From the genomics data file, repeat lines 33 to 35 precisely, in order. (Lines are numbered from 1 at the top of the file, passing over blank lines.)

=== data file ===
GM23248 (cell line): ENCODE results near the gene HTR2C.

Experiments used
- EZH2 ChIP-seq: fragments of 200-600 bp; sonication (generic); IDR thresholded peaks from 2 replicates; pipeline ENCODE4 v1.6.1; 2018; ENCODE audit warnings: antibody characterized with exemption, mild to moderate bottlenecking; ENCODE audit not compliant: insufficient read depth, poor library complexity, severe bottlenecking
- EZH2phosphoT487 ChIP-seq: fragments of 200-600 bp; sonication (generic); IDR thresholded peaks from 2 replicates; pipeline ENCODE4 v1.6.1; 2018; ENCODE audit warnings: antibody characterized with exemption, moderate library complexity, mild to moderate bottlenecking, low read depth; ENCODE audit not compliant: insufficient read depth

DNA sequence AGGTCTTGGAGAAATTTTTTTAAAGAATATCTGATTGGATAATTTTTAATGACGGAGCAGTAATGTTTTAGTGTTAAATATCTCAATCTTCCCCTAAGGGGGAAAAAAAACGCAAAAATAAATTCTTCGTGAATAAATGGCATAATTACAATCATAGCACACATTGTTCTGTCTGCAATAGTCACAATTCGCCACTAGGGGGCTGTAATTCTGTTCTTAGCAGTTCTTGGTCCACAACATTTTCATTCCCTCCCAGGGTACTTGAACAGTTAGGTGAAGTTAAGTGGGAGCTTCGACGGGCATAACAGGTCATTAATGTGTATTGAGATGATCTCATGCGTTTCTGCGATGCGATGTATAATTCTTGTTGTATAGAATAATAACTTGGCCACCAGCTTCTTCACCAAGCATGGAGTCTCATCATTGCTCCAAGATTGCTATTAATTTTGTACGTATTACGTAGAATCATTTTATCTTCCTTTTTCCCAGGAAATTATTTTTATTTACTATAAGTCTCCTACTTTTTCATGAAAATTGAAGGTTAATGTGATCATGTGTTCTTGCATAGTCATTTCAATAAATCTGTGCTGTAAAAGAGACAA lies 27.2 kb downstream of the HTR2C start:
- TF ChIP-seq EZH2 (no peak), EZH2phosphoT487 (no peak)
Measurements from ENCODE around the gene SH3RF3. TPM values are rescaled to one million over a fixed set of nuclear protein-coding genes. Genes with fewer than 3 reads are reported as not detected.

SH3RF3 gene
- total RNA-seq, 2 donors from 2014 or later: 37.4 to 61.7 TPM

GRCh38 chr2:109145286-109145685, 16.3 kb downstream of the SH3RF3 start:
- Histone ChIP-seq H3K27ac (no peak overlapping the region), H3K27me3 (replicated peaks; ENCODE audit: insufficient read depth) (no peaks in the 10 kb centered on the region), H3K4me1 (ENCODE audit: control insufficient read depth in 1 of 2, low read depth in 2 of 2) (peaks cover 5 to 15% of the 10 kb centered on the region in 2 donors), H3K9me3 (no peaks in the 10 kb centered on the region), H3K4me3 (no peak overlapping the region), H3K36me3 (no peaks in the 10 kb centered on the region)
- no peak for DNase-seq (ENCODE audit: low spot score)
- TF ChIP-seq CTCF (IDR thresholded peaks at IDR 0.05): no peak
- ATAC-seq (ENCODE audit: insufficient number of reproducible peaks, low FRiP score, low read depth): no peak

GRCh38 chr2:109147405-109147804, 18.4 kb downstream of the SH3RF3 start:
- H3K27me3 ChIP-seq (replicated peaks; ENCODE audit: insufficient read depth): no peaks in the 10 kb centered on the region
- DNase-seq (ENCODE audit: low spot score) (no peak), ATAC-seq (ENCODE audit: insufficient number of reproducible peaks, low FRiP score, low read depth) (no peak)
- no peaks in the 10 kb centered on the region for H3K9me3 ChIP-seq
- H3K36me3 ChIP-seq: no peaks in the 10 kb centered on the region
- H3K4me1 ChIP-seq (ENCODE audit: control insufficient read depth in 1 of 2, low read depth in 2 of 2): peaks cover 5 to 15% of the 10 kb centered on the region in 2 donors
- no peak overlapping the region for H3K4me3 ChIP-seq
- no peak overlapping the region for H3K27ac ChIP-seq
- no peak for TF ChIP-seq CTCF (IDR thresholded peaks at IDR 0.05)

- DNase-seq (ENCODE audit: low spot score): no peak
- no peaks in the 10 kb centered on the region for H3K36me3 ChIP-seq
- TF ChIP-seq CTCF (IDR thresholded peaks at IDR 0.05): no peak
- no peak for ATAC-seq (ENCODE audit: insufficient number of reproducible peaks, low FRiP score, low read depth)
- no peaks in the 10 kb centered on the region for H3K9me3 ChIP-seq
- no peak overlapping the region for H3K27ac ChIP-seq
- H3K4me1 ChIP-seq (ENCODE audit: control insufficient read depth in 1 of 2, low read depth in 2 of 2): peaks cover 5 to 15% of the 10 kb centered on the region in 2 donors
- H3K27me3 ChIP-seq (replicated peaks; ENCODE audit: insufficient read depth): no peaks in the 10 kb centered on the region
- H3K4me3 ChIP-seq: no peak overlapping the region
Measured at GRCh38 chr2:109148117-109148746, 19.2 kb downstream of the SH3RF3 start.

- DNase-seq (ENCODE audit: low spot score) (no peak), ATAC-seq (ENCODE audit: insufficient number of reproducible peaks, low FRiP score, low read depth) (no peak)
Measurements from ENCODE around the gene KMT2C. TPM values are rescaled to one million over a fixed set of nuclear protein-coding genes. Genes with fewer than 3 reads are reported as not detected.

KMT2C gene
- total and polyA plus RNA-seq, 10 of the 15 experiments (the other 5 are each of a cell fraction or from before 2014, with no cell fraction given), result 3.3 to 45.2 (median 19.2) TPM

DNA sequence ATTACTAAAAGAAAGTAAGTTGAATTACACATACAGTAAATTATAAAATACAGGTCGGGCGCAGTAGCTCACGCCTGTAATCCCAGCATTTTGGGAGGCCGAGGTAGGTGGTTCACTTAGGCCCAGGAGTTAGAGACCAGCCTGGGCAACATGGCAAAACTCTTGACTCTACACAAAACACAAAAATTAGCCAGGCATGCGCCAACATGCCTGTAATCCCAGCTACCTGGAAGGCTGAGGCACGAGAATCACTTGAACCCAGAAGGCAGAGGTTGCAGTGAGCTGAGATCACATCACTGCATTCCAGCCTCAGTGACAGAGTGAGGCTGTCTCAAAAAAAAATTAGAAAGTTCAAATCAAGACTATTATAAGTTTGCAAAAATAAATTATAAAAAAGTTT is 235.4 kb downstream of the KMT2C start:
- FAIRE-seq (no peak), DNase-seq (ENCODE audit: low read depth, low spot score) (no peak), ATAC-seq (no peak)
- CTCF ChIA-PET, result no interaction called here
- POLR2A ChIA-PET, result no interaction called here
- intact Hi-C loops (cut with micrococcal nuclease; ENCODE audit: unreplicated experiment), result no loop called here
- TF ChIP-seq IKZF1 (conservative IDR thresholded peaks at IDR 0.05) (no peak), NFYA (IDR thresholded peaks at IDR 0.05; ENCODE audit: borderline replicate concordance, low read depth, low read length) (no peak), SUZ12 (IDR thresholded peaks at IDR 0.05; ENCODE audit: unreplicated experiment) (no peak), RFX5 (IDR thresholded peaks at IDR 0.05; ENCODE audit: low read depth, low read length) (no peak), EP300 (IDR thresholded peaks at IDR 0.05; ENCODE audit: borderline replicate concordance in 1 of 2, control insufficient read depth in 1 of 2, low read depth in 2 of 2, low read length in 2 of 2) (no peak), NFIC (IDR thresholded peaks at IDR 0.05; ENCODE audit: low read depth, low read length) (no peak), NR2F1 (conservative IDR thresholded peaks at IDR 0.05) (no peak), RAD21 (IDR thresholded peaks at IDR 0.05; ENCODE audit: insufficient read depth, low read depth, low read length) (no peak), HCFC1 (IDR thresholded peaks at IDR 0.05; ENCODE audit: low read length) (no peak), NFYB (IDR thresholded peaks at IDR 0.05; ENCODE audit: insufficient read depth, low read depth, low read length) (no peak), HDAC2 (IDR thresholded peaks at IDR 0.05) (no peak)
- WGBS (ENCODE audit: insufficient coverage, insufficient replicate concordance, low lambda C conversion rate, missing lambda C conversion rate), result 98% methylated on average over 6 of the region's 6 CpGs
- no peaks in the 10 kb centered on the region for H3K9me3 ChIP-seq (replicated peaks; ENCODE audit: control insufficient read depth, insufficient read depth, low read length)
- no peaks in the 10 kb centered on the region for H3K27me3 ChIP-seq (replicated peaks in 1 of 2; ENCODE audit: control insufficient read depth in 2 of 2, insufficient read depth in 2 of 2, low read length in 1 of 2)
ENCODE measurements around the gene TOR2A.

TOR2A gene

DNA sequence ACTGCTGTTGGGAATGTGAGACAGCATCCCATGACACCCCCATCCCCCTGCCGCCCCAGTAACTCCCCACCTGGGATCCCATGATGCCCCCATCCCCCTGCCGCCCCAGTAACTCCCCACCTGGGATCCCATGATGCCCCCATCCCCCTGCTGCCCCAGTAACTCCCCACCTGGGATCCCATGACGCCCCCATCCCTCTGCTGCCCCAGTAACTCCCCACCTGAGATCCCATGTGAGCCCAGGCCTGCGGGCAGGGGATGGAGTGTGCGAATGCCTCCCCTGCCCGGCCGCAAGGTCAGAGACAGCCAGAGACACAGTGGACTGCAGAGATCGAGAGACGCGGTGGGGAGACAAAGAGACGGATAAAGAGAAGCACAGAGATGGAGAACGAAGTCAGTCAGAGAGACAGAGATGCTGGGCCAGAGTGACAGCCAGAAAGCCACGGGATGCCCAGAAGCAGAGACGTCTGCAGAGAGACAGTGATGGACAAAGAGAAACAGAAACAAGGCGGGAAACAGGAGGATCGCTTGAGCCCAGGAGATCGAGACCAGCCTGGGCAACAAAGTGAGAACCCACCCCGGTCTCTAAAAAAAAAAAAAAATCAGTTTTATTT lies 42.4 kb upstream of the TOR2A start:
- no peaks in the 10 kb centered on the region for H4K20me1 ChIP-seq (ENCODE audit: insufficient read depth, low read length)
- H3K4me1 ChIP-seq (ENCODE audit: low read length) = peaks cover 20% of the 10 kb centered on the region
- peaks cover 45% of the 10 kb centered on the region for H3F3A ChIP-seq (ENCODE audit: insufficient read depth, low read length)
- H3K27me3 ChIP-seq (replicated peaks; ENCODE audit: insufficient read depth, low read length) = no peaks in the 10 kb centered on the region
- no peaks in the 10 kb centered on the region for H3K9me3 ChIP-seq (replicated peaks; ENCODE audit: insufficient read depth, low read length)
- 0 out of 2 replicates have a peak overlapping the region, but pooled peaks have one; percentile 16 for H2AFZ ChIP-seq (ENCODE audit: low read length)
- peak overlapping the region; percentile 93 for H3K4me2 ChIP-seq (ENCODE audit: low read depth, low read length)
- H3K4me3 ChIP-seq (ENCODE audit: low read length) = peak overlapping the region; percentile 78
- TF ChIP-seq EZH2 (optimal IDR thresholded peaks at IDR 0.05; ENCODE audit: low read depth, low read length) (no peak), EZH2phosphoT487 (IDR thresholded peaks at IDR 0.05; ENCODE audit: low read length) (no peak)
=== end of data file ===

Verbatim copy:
Measured at GRCh38 chr2:109148117-109148746, 19.2 kb downstream of the SH3RF3 start.

- DNase-seq (ENCODE audit: low spot score) (no peak), ATAC-seq (ENCODE audit: insufficient number of reproducible peaks, low FRiP score, low read depth) (no peak)
Measurements from ENCODE around the gene KMT2C. TPM values are rescaled to one million over a fixed set of nuclear protein-coding genes. Genes with fewer than 3 reads are reported as not detected.